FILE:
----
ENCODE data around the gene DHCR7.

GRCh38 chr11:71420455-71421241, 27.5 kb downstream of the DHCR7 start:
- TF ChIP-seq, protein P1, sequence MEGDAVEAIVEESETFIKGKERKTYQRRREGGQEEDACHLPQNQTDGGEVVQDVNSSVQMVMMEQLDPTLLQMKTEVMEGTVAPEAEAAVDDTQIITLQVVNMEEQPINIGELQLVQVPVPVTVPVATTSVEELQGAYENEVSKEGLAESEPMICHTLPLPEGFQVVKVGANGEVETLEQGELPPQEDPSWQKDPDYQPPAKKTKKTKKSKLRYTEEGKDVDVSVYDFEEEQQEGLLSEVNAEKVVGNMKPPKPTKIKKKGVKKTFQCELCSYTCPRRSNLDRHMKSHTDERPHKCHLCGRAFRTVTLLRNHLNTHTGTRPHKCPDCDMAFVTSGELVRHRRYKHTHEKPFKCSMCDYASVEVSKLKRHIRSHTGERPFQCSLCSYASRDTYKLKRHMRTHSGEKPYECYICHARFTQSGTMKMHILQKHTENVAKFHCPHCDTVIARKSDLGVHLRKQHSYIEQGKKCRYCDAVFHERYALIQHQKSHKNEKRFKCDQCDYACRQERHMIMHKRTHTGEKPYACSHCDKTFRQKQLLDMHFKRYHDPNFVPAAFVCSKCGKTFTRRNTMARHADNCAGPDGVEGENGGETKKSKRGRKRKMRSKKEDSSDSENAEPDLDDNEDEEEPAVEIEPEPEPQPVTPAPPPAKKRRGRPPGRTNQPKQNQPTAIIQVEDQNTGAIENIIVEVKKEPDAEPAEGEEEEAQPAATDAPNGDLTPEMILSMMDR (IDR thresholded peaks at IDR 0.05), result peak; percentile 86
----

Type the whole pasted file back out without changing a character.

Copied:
ENCODE data around the gene DHCR7.

GRCh38 chr11:71420455-71421241, 27.5 kb downstream of the DHCR7 start:
- TF ChIP-seq, protein P1, sequence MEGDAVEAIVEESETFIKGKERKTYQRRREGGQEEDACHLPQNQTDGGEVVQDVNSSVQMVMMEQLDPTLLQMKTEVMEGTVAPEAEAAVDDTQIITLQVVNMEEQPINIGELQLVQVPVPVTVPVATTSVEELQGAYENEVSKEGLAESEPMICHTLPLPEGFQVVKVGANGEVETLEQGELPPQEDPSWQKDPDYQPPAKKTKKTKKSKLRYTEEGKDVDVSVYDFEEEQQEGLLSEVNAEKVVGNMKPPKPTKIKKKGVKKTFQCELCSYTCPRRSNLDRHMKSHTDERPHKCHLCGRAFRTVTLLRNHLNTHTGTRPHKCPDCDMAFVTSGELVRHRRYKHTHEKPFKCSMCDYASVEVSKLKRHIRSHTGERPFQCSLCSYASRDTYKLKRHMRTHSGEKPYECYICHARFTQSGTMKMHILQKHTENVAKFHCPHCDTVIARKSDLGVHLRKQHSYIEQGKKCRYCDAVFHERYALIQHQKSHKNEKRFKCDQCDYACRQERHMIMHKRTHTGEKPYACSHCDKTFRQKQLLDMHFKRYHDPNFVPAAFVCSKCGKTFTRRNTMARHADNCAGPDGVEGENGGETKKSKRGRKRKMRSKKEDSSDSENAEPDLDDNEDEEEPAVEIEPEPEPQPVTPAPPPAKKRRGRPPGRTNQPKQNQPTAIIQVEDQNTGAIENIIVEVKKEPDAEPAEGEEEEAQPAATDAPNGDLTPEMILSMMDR (IDR thresholded peaks at IDR 0.05), result peak; percentile 86